One of the first indications of obstacles ahead was Sarraj’s decision to order members of his cabinet to not deal or communicate with the new executive authority, despite being aware that his government has become a caretaker one since Dbeibah’s election.
In his decision, issued March 2 and made public March 3, Sarraj demanded from the members of his government and heads of public bodies and institutions not to deal with the leaders elected during the Libyan Political Dialogue Forum (LPDF) before they are granted full legitimacy.
Sarraj based his decision on seemingly legal considerations according to which the new executive authority has not yet been granted formal legitimacy since it has not received a vote of confidence in parliament.
In his decision, Sarraj stressed that the heads of bodies and institutions should not hold any meetings without prior permission from the leaders of the LPDF with members of the elected presidential council headed by Muhammad al-Menfi, and the government headed by Dbeibah.
He also stressed “the need of adhering to working guidelines within public institutions.”
Sarraj attributed his decision to what he described as “the desire to distance public institutions and bodies from interference with the ongoing political process before the due scheduled dates.”
However, it seems that if the parliament approved Dbeibah’s cabinet, the GNA are likely to accept the transfer of power, especially considering Turkey’s (main backers of the GNA) announced support for the interim government.
In another positive sign forecasting the success of the transfer of power, Jan Kubis, the UN’s Special Envoy for Libya, met two weeks ago in Benghazi with Gen. Khalifa Haftar, commander of the eastern-based Libya National Army (LNA).
The UN Support Mission in Libya said that Haftar and Kubis agreed on the importance of all parties in Libya working to ensure the elections go ahead as planned. They also discussed ways to speed up the implementation of the ceasefire agreement in the country, and the reopening of a key coastal road linking Tripoli in the west with Benghazi.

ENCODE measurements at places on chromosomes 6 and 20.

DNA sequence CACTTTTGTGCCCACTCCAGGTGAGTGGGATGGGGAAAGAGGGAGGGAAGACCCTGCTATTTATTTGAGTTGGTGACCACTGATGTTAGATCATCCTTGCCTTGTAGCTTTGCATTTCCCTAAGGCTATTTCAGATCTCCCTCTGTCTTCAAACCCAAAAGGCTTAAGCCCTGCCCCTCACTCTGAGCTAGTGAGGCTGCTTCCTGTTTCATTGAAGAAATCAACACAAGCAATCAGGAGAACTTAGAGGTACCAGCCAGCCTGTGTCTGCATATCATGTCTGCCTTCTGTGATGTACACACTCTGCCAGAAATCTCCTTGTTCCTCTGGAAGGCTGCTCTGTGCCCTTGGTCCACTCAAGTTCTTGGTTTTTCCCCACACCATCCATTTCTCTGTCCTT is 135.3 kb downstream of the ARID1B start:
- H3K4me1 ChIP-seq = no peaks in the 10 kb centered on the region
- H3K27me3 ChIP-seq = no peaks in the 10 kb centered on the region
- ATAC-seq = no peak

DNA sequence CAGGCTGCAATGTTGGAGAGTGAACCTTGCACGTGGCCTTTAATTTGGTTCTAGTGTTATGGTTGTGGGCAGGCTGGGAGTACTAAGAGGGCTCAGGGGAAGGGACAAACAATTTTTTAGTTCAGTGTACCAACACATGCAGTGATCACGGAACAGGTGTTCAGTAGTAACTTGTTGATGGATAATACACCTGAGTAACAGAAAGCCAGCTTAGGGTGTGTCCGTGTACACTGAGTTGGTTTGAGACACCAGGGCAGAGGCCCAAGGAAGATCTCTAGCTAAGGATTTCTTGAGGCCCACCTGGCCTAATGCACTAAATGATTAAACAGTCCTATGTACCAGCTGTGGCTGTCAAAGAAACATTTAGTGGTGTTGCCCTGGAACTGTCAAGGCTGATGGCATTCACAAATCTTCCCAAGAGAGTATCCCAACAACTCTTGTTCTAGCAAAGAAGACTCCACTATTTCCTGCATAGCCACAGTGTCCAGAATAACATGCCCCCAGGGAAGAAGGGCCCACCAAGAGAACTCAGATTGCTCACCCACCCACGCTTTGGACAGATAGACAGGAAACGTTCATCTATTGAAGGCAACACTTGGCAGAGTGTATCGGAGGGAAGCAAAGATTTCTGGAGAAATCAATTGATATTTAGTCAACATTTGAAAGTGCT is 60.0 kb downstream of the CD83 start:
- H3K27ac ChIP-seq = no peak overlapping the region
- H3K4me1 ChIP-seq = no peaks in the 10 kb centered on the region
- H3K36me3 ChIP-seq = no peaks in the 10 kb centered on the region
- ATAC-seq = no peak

However, even if approved by the parliament, the new interim government will have to deal with a chaotic and dangerous public environment in Libya, as shown by the recent assassination attempt of Libyan Interior Minister Fathi Bashagha in which gunmen fired on his motorcade in the capital Tripoli, though an armed force that said its members were involved disputed his account.
Speaking to Reuters, Bashagha said a vehicle started encroaching on his convoy and people inside the vehicle opened fire, leading to an exchange of fire in which one of his guards and one of the attackers were killed.
“It is not an incident that came by chance, but was well-planned,” Bashagha said.
His guards pursued the vehicle and it overturned, he said, adding that they arrested two people, one of whom was wanted by police.
U.N. envoy Jan Kubis condemned the incident and called for an investigation, saying on Twitter that “such reckless acts pose threats to stability and security and aim at derailing the political process”.
The incident comes as the internationally recognised Government of National Accord (GNA), in which Bashagha serves, prepares to make way for a new interim government selected in a U.N.-led process aimed at unifying Libya’s warring factions.
Such incidents, the existence of various armed groups, as well as the continued economic difficulties in Libya, will be major challenges for the interim government to address, once they come into power, and could present major obstacles preventing the planned elections in December. Despite this however, there remains optimism, as all parties, including the GNA, Haftar and their foreign backers appear willing to support the peace process, after years of costly and brutal wars.